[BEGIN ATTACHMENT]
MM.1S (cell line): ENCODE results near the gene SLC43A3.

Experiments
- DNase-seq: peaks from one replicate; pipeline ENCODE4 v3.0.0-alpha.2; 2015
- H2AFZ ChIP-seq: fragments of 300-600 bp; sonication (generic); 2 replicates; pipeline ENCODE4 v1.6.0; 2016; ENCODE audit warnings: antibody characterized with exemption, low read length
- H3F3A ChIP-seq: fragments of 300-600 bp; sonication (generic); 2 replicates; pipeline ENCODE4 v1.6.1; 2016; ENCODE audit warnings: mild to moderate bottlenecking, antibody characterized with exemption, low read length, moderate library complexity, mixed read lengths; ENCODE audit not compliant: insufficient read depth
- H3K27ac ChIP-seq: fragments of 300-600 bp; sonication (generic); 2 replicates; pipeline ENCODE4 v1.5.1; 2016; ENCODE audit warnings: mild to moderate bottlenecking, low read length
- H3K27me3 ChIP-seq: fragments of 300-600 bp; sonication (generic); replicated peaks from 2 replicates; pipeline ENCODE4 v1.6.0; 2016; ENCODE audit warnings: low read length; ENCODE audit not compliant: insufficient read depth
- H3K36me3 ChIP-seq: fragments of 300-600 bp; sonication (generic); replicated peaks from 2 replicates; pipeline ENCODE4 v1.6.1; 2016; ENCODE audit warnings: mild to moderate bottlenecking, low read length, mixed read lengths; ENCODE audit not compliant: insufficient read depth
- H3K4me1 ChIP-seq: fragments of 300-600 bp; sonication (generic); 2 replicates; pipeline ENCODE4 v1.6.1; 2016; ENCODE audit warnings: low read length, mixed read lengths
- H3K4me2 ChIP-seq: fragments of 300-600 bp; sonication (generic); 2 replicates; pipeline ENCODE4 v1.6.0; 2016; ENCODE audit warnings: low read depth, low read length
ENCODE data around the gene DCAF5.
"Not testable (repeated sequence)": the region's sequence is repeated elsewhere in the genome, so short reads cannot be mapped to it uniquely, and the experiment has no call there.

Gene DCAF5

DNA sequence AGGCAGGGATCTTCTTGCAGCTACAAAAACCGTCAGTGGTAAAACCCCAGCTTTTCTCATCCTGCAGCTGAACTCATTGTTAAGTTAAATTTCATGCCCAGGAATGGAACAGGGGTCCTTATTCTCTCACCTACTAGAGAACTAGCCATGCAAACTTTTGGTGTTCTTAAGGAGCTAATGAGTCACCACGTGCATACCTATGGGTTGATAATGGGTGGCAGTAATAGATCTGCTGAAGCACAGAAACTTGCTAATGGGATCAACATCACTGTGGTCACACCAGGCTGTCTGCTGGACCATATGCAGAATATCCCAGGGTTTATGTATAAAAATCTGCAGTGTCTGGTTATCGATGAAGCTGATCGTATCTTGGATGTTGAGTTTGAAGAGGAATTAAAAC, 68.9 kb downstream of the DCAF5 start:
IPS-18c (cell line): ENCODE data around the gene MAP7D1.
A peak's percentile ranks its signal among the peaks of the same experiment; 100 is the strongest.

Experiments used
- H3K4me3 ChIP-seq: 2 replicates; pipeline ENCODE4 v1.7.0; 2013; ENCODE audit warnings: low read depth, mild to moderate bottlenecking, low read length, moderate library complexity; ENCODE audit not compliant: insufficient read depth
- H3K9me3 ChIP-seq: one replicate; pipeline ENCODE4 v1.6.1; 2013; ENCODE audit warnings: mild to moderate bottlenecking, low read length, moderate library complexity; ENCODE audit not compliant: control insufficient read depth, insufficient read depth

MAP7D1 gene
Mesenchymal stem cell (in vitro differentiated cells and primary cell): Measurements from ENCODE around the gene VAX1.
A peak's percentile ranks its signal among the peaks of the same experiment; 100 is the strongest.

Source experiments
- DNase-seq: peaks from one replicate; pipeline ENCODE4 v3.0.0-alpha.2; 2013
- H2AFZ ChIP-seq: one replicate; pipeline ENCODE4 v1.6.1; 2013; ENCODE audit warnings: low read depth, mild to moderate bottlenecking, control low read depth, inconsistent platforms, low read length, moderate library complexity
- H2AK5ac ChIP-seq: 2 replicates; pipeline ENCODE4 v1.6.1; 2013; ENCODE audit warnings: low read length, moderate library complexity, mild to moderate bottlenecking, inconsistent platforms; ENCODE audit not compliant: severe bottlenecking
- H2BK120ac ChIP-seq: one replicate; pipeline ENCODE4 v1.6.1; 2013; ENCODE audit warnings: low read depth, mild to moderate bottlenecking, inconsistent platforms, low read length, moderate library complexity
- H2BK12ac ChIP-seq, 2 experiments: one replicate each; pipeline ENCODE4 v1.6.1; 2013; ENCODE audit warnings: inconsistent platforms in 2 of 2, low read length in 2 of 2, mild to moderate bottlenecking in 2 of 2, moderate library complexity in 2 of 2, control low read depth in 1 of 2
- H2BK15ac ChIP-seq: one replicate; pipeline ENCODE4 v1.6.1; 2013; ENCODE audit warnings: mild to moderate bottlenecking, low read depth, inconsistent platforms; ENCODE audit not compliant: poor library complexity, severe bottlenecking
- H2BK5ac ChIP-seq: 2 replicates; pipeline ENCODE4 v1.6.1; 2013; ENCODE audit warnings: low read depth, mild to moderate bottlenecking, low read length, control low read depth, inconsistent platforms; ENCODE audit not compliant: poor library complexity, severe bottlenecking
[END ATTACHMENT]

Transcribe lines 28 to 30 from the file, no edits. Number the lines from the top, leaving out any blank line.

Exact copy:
- H2BK12ac ChIP-seq, 2 experiments: one replicate each; pipeline ENCODE4 v1.6.1; 2013; ENCODE audit warnings: inconsistent platforms in 2 of 2, low read length in 2 of 2, mild to moderate bottlenecking in 2 of 2, moderate library complexity in 2 of 2, control low read depth in 1 of 2
- H2BK15ac ChIP-seq: one replicate; pipeline ENCODE4 v1.6.1; 2013; ENCODE audit warnings: mild to moderate bottlenecking, low read depth, inconsistent platforms; ENCODE audit not compliant: poor library complexity, severe bottlenecking
- H2BK5ac ChIP-seq: 2 replicates; pipeline ENCODE4 v1.6.1; 2013; ENCODE audit warnings: low read depth, mild to moderate bottlenecking, low read length, control low read depth, inconsistent platforms; ENCODE audit not compliant: poor library complexity, severe bottlenecking